If you follow me on Instagram you will have seen over the recent weeks I’ve been trying out a new feature on the platform. I’ve been giving my followers the opportunity to ask me any questions they may have and then posting my answers via my Instagram stories. I bought it would also be worthwhile posting the questions and my answers below (all anonymous). You can still access all my question and answers on my @21andsensory Instagram profile page under the ‘highlights’ section. So here are the questions I have been asked…
What sensory strategy have you found most helpful?
I reckon the best strategies I’ve found are a combination of: sensory diet (e.g body brushing, weighted blankets, fidget toys) alongside occupational therapy which I’ve found to be the most helpful form of therapy. Basically what I’m getting at is that there’s no one sensory strategy…it’s lots of different things in combination that help me to function. And I can’t always function ‘normally’ which I’m starting to understand more.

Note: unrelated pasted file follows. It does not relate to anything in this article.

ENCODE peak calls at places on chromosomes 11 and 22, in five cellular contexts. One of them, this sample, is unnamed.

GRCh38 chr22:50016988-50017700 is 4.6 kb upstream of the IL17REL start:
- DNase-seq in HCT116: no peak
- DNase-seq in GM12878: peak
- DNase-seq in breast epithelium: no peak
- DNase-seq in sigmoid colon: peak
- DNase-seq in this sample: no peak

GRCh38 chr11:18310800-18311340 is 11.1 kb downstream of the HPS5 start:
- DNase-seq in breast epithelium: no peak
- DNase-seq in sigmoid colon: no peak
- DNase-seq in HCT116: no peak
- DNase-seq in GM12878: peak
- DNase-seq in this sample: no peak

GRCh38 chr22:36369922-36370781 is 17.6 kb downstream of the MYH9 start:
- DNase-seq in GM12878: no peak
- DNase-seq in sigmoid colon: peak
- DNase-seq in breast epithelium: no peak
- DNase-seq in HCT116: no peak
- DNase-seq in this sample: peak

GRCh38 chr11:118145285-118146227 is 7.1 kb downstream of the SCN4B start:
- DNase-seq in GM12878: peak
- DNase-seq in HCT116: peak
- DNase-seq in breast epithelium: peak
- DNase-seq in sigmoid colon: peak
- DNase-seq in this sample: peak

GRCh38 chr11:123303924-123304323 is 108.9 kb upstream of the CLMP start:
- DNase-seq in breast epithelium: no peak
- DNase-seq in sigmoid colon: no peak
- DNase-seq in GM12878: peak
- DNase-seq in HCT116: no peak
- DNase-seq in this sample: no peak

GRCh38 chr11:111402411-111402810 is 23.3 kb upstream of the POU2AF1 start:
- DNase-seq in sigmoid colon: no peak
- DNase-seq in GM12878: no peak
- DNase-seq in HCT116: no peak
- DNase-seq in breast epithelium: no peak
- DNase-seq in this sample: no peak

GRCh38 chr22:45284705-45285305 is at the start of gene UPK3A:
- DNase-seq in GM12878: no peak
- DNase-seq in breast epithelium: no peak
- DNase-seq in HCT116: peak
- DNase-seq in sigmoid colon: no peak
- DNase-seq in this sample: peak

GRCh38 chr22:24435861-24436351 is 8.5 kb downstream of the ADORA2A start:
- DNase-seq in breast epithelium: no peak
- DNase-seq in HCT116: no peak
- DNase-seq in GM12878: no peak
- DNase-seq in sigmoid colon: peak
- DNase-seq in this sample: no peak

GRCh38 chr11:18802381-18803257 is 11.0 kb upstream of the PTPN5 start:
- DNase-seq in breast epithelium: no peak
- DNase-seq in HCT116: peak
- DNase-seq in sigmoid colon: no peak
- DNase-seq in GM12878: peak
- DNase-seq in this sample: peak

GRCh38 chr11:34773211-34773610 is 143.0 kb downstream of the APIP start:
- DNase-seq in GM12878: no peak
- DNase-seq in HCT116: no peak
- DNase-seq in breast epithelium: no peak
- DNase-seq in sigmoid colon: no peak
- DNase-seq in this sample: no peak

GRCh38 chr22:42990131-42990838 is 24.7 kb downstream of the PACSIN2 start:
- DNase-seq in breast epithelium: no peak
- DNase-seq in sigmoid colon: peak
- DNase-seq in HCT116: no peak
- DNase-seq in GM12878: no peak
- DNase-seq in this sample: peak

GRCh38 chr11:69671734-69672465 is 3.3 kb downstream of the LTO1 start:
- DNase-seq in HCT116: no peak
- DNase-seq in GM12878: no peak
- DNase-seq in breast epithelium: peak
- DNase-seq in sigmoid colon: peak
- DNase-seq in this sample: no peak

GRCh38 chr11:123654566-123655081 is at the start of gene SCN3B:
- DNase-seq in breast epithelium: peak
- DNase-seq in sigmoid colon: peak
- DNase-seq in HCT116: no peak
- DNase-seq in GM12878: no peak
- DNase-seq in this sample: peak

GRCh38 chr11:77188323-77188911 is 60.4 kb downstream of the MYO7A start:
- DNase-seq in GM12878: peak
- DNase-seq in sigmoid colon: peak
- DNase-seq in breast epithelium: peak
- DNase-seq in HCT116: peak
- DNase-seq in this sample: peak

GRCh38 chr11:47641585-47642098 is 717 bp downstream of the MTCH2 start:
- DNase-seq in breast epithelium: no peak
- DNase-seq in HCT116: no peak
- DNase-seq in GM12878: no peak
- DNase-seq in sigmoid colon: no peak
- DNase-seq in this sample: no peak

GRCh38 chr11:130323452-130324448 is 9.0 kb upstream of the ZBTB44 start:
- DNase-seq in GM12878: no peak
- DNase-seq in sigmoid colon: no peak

Tips for travelling with sensory issues?
Ooh okay. Good question but a bit of a difficult one as I don’t tend to travel that much! I do go on trains and drive places, etc but I haven’t been abroad in years. I would say that distraction is the key 🔑. Using things like weighted blankets and jackets, fidgets, chewing gum, listening to calming sounds or music, etc.
Also I like to travel with my own washing detergent and same sorts of smells like deodorants and perfumes so that everything feels a bit more normal and routine. It’s all about making things more easier and comfortable for yourself.
Do you have any tips for how to help someone who struggles with taste and texture of fruit and veg?